Imperial Knowledge: Russian Literature and Colonialism

Imperial Knowledge: Russian Literature and Colonialism

Imperial Knowledge: Russian Literature and Colonialism

Imperial Knowledge: Russian Literature and Colonialism

Synopsis

While Western literature has long reflected the techniques of power that privileged the colonial masters and their point of view, Russian fictional and nonfictional texts have escaped such scrutiny because Russia is not generally considered a colonial power. In arguing that Russia's long history of territorial expansion is a form of colonization, this book uses postcolonial theory to examine Russian literature and the power structures reflected in it. Among the authors discussed are Pushkin, Lermontov, Tolstoy, and Solzhenitsyn.

Excerpt

To introduce the subject of colonialism in Russian literature, a clarification of terminology is in order. This book argues that in contrast to Western colonialism, in which national concerns were often subsumed by those of race and overseas conquest, Russian colonialism leaned heavily on national identity and contiguous expansion. The book further argues that a distinction should be maintained between defensive nationalism, which is poised to defend identity, and aggressive nationalism, which strives to export identity and acquire land on which Others live. Russian nationalism is both aggressive and defensive, and in its aggressive mode it has transformed itself into an imperial appetite for colonial possessions contiguous to ethnic Russia. We may assume that to become a colony of another political and national power, a territory need not sign treaties acknowledging dominion status, as was the case with many British possessions. In the Russian case, territorial conquests were followed by incorporation into Russia or imposition of governments subservient to Russian interests. Russian literature mediated this process by imposing on the conquered territories a narrative of Russian presence that elbowed out native concerns and the native story.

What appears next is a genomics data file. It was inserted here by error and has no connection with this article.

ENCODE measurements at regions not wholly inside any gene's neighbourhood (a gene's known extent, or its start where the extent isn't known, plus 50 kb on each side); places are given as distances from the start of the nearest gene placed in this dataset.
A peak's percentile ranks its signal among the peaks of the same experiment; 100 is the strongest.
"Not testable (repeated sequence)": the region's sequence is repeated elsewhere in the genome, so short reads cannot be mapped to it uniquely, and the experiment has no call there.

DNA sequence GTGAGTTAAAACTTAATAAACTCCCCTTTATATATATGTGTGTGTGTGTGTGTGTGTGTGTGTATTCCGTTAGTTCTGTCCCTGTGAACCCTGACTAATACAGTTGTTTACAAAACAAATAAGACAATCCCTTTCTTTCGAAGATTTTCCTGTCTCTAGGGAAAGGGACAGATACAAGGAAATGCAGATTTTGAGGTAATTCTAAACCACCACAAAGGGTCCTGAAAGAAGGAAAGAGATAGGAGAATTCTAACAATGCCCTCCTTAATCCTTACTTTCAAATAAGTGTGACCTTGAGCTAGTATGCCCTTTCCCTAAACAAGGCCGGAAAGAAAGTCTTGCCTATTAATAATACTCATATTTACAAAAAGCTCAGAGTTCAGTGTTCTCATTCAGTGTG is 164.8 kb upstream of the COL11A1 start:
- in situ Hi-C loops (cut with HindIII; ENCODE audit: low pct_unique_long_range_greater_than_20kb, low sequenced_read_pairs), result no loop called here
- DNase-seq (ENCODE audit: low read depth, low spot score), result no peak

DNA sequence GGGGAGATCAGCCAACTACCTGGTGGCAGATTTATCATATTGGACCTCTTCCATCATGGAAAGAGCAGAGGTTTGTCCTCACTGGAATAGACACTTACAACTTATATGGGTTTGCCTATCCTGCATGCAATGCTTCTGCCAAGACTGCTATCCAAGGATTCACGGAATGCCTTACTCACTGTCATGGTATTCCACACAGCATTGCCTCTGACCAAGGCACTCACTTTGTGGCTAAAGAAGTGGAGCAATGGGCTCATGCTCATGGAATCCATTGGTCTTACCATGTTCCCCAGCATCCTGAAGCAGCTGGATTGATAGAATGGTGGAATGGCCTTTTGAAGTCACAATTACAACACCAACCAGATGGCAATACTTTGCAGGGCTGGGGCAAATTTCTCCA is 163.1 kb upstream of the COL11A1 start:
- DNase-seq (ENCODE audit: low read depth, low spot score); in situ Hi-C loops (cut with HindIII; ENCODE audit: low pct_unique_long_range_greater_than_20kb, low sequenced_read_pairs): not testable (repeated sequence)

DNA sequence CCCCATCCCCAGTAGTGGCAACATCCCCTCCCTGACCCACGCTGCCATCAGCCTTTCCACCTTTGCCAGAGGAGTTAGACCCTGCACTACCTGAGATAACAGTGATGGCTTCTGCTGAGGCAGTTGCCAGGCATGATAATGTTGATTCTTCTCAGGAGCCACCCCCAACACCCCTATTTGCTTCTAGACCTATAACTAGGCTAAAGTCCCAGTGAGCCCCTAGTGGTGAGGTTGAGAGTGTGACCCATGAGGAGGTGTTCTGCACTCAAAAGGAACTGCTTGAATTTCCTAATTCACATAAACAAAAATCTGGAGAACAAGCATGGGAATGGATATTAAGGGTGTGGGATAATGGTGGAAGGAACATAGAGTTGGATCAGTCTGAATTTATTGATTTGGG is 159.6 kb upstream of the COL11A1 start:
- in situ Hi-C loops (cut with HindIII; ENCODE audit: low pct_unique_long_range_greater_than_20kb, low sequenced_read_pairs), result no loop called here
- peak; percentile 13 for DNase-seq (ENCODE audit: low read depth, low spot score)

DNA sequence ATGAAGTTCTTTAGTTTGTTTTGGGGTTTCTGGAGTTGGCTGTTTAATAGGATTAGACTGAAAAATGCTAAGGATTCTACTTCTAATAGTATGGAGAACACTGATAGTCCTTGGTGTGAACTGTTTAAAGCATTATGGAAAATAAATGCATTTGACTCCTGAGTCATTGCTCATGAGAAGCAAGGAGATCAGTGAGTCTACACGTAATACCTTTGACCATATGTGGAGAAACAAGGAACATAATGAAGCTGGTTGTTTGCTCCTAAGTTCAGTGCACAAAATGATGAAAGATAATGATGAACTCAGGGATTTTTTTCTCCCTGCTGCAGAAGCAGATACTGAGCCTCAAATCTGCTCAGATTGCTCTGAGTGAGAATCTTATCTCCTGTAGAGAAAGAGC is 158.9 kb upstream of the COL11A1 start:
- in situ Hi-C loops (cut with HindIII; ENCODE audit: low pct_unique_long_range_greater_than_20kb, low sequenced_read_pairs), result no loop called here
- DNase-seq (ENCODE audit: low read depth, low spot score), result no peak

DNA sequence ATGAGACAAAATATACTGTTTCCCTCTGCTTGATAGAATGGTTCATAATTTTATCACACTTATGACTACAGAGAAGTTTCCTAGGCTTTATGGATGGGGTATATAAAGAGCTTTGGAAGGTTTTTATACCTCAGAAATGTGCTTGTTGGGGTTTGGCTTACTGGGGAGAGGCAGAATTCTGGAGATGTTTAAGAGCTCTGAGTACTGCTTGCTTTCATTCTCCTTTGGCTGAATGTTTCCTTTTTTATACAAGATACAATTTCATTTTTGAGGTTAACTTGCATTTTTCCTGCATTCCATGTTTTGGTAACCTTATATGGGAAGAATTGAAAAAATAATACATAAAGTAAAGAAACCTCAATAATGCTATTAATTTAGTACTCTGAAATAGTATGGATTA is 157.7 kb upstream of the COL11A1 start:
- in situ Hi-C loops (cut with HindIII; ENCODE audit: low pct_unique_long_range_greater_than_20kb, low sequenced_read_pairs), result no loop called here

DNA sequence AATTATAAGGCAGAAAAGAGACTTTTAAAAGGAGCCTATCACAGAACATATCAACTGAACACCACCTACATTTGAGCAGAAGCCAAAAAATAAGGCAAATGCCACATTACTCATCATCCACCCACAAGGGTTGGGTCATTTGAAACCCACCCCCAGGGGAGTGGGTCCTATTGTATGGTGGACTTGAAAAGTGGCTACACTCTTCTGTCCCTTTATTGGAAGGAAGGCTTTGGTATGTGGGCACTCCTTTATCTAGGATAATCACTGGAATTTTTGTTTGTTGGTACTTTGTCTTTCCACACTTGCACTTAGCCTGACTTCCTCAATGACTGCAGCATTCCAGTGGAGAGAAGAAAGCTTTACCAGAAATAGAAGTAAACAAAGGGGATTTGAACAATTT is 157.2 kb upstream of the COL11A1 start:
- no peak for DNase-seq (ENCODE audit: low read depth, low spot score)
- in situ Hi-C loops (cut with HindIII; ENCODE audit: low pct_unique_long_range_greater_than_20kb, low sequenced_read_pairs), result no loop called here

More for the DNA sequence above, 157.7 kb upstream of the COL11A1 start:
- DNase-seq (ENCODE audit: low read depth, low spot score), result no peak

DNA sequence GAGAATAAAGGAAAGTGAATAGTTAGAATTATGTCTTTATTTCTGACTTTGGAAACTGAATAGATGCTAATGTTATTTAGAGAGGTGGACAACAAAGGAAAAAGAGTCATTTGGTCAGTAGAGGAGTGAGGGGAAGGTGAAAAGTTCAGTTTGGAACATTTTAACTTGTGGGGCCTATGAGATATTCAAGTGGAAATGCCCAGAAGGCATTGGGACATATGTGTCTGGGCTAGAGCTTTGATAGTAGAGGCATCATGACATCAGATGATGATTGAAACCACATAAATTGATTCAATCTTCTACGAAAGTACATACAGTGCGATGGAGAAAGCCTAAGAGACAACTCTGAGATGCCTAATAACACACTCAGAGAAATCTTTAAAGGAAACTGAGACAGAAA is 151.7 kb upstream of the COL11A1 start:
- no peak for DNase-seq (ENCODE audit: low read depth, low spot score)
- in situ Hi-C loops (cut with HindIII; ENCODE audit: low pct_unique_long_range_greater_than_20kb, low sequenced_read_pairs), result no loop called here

Not only Central Asia and Central and Eastern Europe have been subjected to Russian colonialism but also Siberia, the Caucasus, and the Far East. While the collapse of communism brought sovereignty to Russia's European possessions and to Central Asia, in Siberia, the Caucasus and the Far East there is an increasingly uneasy relationship with Moscow. From the point of view of territory and population, Siberia and the Caucasus are distinct entities, comparable to the "white colonies" of the British, such as Canada or Australia. A devolution of power in Siberia and the Far East need not involve total separation from Moscow, and the book makes no recommendations as to how the process of decentralization should develop. What it tries to show is how Russian writers abetted the power of the center so as to prevent the periphery from speaking in its own . . .

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